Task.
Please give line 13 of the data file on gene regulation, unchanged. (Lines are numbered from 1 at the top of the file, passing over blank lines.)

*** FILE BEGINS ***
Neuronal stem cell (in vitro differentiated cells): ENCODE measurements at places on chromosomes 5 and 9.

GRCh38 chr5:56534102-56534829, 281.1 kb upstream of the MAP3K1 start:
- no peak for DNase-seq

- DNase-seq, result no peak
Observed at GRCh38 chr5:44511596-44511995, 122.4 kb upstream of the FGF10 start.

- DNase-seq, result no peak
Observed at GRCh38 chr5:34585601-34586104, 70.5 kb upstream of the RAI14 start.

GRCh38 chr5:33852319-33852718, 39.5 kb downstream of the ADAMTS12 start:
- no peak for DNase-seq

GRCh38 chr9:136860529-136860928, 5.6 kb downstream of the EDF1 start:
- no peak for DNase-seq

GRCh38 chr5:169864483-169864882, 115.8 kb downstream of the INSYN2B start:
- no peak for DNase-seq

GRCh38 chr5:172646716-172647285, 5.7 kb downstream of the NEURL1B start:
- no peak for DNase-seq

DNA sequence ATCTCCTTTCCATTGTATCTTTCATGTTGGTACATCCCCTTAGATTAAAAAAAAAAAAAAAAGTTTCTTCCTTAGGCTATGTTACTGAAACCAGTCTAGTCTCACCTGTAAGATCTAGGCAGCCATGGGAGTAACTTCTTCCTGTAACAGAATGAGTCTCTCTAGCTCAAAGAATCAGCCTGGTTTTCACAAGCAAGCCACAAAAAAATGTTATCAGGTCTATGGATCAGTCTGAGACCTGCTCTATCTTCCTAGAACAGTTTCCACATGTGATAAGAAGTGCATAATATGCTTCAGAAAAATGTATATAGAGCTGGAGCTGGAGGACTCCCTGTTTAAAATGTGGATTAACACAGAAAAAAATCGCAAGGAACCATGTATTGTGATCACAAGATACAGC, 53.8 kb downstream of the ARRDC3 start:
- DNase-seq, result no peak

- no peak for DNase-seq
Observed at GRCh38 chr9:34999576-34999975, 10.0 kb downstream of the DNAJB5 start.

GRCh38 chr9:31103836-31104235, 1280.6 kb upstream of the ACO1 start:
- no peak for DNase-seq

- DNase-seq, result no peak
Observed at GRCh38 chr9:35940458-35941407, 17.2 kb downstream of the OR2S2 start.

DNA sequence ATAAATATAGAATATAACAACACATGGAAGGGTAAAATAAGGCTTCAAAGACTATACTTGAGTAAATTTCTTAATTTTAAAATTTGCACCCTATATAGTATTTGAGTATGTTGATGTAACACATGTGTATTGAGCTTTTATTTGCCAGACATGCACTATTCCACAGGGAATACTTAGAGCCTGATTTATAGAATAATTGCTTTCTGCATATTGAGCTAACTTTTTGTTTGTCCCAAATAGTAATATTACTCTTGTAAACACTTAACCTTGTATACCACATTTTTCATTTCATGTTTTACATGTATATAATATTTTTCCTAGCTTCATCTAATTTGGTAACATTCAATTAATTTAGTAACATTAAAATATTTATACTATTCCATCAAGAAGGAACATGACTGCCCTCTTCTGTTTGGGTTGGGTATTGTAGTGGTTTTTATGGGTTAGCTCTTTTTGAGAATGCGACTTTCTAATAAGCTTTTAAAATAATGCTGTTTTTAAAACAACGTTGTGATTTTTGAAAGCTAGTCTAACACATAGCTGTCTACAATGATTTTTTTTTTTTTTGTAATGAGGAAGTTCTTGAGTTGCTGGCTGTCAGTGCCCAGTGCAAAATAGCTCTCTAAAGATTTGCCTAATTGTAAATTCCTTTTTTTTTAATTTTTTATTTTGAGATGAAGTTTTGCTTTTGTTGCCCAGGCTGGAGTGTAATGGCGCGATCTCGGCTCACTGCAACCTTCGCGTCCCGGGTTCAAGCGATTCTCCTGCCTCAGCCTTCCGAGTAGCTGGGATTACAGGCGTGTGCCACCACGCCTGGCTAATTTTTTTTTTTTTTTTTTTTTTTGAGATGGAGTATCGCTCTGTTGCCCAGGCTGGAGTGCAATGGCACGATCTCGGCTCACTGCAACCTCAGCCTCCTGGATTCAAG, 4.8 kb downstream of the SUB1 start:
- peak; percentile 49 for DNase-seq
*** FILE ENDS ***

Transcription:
- no peak for DNase-seq